back again into winter shivers, but on the whole things are not that bad. Perhaps it will be best to talk of events as they occurred. We left Belgium on Saturday, before Palm Sunday a glorious morning dry under foot with brilliant sunshine. The Brigade of four regiments made a gallant show each headed by their band of pipers and followed by the transport etc. We were the first to move off and came in for an extra share of greetings from the villagers who turned out to see us pass as fine a lot of sturdy lads as you would wish to gaze on not to mention the gallant chaplain.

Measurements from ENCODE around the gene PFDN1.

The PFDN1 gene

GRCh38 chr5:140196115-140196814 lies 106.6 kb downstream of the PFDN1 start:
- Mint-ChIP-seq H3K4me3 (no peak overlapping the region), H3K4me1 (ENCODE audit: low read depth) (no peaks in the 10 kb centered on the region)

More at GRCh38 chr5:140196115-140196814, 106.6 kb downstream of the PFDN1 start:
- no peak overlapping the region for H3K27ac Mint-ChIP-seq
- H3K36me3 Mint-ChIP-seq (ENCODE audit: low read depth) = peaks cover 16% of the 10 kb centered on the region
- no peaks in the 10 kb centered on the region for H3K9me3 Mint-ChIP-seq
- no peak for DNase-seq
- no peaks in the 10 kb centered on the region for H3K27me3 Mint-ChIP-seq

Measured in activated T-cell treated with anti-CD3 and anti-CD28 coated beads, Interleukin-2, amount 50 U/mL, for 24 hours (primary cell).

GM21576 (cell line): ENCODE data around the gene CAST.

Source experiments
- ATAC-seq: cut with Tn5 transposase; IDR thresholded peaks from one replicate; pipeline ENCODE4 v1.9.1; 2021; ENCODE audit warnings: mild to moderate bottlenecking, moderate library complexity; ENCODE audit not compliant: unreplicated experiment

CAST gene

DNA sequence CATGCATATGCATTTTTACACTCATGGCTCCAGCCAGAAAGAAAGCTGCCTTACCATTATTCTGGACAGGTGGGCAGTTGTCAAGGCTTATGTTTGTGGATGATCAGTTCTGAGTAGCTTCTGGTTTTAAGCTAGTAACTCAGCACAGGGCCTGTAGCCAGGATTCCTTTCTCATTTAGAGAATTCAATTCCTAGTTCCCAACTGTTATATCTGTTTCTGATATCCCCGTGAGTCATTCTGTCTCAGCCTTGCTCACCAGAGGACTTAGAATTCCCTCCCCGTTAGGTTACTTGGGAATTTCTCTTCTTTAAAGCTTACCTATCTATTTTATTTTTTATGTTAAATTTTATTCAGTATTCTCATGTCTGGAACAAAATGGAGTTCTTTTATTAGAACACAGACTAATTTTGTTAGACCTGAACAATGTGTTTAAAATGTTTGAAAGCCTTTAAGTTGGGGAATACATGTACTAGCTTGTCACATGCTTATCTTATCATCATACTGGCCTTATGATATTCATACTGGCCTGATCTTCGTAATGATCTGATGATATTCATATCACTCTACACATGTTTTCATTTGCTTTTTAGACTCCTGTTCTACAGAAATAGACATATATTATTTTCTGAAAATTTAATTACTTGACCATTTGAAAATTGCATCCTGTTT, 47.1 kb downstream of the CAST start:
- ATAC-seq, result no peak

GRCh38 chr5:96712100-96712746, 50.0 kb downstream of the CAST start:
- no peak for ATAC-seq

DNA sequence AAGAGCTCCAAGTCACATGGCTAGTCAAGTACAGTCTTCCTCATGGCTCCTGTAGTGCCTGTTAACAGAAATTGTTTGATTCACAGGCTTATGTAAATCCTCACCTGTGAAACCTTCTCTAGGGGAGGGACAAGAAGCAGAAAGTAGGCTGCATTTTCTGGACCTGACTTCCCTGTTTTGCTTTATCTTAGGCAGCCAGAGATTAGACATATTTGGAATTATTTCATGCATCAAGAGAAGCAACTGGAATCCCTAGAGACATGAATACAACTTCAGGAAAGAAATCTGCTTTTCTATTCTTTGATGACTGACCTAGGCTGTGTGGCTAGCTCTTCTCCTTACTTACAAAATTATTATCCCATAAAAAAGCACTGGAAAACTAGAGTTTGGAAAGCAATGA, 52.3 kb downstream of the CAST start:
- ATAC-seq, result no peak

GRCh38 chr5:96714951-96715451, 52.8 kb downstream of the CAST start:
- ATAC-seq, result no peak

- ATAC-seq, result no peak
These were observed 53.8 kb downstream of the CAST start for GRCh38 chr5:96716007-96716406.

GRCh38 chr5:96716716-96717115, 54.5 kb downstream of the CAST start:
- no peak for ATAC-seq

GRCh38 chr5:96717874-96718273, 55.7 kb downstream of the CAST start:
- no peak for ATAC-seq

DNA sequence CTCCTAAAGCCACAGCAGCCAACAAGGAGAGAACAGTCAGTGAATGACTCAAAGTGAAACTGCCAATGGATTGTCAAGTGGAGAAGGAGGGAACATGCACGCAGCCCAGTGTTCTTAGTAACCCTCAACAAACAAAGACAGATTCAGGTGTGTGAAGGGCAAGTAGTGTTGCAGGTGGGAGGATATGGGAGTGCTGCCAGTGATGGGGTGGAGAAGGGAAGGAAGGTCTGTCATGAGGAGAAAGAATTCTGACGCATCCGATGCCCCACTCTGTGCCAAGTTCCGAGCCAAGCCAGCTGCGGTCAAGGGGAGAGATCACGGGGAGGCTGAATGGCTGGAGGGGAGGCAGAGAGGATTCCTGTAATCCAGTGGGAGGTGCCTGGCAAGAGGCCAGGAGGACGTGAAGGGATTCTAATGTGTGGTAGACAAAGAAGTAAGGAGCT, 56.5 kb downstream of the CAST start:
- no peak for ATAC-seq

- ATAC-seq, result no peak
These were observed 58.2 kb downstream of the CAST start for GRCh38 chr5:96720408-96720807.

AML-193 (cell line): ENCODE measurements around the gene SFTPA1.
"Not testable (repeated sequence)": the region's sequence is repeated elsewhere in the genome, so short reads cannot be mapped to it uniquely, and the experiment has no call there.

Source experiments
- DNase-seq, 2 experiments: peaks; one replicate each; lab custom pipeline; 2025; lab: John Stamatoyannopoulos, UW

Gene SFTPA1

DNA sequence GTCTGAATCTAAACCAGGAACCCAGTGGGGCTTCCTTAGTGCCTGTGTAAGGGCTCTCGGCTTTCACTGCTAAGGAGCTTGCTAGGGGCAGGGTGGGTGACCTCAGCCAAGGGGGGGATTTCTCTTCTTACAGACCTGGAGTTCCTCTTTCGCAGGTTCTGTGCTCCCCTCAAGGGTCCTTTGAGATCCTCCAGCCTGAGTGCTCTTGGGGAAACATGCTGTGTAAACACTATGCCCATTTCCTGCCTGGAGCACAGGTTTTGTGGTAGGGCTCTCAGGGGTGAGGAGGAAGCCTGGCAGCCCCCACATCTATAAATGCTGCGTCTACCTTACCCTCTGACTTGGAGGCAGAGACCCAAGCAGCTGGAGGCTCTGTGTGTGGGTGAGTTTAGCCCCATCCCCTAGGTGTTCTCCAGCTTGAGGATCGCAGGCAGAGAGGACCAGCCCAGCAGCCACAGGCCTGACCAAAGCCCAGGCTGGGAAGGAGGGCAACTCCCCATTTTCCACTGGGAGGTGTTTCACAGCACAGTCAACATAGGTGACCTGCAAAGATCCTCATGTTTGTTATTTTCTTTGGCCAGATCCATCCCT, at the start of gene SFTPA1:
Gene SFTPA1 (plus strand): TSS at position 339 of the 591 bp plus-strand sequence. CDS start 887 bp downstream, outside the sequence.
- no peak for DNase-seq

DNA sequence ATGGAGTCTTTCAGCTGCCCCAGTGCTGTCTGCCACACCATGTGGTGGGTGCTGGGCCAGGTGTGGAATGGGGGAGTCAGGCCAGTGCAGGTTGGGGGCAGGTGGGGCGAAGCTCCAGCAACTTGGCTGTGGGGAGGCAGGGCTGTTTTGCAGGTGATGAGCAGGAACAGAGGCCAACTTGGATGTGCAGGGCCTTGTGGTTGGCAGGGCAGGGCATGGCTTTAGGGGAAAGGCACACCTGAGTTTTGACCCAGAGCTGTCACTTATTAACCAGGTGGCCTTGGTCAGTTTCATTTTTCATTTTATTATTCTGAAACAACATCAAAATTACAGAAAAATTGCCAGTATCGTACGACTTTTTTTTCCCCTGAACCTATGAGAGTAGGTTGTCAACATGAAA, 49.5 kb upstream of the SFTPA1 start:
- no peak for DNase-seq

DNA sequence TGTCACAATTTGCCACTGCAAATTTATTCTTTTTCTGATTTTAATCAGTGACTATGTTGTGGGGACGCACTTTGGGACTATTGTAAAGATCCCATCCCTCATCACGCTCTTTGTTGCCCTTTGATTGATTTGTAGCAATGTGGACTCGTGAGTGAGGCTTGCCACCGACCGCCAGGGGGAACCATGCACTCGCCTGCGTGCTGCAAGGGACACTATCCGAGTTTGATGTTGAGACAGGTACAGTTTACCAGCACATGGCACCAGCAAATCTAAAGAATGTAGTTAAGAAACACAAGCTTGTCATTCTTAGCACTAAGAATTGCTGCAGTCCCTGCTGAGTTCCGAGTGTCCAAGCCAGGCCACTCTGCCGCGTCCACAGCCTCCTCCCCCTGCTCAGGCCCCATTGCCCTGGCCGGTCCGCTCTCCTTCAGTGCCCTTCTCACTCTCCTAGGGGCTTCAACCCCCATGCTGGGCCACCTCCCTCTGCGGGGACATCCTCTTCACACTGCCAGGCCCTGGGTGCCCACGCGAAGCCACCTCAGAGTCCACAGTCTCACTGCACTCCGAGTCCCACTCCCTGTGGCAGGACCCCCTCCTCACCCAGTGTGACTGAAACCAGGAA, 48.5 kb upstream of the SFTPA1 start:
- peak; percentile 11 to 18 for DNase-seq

Our march for the first day was not a very long one, something about 20 miles, but as every pace took us further and further from the trenches the march was a labour of love. At noon-day a halt was called for dinner, which had been cooking slowly in the travelling kitchen which accompanied us and in few moments every man was sitting by the road-side negotiating a big supply of hot meat and potatoes with a substantial hunk of bread.

We poor officers were left to hunt for ourselves a hunt that did not promise well at first as the people in the “estaminets” were